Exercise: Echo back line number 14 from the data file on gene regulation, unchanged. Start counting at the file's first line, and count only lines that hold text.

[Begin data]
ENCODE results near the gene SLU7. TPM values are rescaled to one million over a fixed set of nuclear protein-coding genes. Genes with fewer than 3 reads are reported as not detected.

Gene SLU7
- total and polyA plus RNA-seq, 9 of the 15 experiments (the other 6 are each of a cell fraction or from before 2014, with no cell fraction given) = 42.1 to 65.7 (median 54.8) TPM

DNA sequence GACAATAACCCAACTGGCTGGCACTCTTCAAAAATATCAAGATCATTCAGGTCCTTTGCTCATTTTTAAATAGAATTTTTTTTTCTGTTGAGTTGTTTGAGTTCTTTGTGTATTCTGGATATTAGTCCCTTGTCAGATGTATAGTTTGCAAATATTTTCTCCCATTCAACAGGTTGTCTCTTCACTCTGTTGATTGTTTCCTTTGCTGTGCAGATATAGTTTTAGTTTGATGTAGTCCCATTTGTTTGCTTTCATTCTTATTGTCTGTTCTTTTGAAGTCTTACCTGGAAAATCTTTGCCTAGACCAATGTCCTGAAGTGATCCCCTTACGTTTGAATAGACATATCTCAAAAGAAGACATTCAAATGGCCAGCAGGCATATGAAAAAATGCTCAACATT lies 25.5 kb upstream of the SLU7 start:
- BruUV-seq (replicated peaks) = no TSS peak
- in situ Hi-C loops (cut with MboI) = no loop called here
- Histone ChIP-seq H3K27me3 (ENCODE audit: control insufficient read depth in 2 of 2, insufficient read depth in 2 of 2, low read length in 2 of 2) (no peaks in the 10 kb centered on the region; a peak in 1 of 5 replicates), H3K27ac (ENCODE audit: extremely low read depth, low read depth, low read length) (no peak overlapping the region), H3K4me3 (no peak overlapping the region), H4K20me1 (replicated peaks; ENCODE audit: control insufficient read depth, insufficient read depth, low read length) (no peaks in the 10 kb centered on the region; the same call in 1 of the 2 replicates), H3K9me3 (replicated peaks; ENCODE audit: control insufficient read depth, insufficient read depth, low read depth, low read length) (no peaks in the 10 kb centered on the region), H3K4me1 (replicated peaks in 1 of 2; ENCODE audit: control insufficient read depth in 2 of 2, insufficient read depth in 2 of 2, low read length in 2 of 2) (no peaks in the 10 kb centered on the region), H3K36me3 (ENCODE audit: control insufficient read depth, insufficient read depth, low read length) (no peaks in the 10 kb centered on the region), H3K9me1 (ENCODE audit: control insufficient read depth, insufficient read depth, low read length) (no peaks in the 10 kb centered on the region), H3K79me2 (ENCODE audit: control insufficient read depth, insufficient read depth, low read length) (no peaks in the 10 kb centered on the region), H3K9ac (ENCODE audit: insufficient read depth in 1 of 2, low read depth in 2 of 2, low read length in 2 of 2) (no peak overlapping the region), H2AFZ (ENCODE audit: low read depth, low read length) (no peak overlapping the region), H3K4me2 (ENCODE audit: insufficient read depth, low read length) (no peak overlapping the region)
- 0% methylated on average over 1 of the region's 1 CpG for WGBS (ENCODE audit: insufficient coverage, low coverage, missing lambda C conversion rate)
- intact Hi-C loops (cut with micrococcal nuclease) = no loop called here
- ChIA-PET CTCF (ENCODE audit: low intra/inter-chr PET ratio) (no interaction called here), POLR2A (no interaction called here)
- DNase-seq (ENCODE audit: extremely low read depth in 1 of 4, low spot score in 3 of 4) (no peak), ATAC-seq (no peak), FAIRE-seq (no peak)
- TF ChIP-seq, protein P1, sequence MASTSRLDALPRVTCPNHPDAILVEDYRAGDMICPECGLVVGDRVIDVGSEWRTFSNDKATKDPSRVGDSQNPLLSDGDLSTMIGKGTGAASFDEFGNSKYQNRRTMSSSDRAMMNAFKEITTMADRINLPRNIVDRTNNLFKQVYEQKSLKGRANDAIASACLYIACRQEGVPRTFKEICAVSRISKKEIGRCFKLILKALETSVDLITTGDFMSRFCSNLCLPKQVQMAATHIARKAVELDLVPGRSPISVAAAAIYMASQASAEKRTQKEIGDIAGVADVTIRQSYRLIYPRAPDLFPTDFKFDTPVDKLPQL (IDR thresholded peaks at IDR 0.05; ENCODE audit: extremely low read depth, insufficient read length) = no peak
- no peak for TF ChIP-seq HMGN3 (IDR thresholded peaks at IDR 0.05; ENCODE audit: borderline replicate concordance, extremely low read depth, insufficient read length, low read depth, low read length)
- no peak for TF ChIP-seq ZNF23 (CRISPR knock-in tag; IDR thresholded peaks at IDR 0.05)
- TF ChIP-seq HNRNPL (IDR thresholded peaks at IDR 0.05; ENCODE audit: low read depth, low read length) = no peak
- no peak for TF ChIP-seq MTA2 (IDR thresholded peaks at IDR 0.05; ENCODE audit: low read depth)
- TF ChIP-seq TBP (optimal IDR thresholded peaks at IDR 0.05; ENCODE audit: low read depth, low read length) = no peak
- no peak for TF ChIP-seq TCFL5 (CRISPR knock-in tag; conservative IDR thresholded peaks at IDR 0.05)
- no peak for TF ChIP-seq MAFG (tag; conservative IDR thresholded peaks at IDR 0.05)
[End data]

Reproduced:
- no peak for TF ChIP-seq ZNF23 (CRISPR knock-in tag; IDR thresholded peaks at IDR 0.05)